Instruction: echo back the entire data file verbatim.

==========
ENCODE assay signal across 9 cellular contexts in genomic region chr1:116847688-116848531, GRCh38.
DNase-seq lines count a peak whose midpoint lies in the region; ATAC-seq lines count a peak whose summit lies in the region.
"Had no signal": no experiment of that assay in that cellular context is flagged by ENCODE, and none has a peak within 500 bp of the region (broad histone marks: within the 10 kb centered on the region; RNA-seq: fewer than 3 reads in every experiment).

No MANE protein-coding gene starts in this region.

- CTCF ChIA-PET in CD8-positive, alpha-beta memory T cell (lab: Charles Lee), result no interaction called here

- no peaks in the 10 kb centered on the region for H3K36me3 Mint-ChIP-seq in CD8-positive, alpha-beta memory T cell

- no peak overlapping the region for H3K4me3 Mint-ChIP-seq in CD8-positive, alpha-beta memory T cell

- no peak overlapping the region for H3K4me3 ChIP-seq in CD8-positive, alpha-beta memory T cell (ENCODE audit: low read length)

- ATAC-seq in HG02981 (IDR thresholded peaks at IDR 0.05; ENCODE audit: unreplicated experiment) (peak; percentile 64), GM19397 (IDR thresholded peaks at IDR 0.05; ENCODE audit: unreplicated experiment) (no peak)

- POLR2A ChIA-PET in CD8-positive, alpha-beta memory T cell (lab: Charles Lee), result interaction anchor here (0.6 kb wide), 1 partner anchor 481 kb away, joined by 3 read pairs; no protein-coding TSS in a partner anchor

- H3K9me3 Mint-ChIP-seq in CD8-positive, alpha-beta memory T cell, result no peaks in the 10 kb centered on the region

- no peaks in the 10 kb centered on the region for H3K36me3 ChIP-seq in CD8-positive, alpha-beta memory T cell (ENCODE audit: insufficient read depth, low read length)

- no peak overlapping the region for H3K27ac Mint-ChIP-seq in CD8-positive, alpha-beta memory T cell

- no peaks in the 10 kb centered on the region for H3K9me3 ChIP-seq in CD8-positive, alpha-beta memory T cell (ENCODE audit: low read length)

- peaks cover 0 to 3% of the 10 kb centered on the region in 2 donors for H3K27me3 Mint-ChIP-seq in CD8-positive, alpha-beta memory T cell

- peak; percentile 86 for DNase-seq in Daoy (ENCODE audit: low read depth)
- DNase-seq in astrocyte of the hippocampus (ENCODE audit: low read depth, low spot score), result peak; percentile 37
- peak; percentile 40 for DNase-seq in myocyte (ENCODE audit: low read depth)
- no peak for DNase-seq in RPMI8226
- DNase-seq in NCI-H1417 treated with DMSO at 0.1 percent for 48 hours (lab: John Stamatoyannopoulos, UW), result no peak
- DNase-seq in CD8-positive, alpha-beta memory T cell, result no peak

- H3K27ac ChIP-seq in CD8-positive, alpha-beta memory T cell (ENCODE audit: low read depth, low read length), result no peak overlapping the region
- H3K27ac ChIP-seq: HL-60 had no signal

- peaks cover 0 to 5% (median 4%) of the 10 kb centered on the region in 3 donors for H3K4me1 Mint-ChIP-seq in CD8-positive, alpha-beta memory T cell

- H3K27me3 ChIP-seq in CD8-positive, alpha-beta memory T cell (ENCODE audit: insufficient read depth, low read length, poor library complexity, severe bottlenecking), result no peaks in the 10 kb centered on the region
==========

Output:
ENCODE assay signal across 9 cellular contexts in genomic region chr1:116847688-116848531, GRCh38.
DNase-seq lines count a peak whose midpoint lies in the region; ATAC-seq lines count a peak whose summit lies in the region.
"Had no signal": no experiment of that assay in that cellular context is flagged by ENCODE, and none has a peak within 500 bp of the region (broad histone marks: within the 10 kb centered on the region; RNA-seq: fewer than 3 reads in every experiment).

No MANE protein-coding gene starts in this region.

- CTCF ChIA-PET in CD8-positive, alpha-beta memory T cell (lab: Charles Lee), result no interaction called here

- no peaks in the 10 kb centered on the region for H3K36me3 Mint-ChIP-seq in CD8-positive, alpha-beta memory T cell

- no peak overlapping the region for H3K4me3 Mint-ChIP-seq in CD8-positive, alpha-beta memory T cell

- no peak overlapping the region for H3K4me3 ChIP-seq in CD8-positive, alpha-beta memory T cell (ENCODE audit: low read length)

- ATAC-seq in HG02981 (IDR thresholded peaks at IDR 0.05; ENCODE audit: unreplicated experiment) (peak; percentile 64), GM19397 (IDR thresholded peaks at IDR 0.05; ENCODE audit: unreplicated experiment) (no peak)

- POLR2A ChIA-PET in CD8-positive, alpha-beta memory T cell (lab: Charles Lee), result interaction anchor here (0.6 kb wide), 1 partner anchor 481 kb away, joined by 3 read pairs; no protein-coding TSS in a partner anchor

- H3K9me3 Mint-ChIP-seq in CD8-positive, alpha-beta memory T cell, result no peaks in the 10 kb centered on the region

- no peaks in the 10 kb centered on the region for H3K36me3 ChIP-seq in CD8-positive, alpha-beta memory T cell (ENCODE audit: insufficient read depth, low read length)

- no peak overlapping the region for H3K27ac Mint-ChIP-seq in CD8-positive, alpha-beta memory T cell

- no peaks in the 10 kb centered on the region for H3K9me3 ChIP-seq in CD8-positive, alpha-beta memory T cell (ENCODE audit: low read length)

- peaks cover 0 to 3% of the 10 kb centered on the region in 2 donors for H3K27me3 Mint-ChIP-seq in CD8-positive, alpha-beta memory T cell

- peak; percentile 86 for DNase-seq in Daoy (ENCODE audit: low read depth)
- DNase-seq in astrocyte of the hippocampus (ENCODE audit: low read depth, low spot score), result peak; percentile 37
- peak; percentile 40 for DNase-seq in myocyte (ENCODE audit: low read depth)
- no peak for DNase-seq in RPMI8226
- DNase-seq in NCI-H1417 treated with DMSO at 0.1 percent for 48 hours (lab: John Stamatoyannopoulos, UW), result no peak
- DNase-seq in CD8-positive, alpha-beta memory T cell, result no peak

- H3K27ac ChIP-seq in CD8-positive, alpha-beta memory T cell (ENCODE audit: low read depth, low read length), result no peak overlapping the region
- H3K27ac ChIP-seq: HL-60 had no signal

- peaks cover 0 to 5% (median 4%) of the 10 kb centered on the region in 3 donors for H3K4me1 Mint-ChIP-seq in CD8-positive, alpha-beta memory T cell

- H3K27me3 ChIP-seq in CD8-positive, alpha-beta memory T cell (ENCODE audit: insufficient read depth, low read length, poor library complexity, severe bottlenecking), result no peaks in the 10 kb centered on the region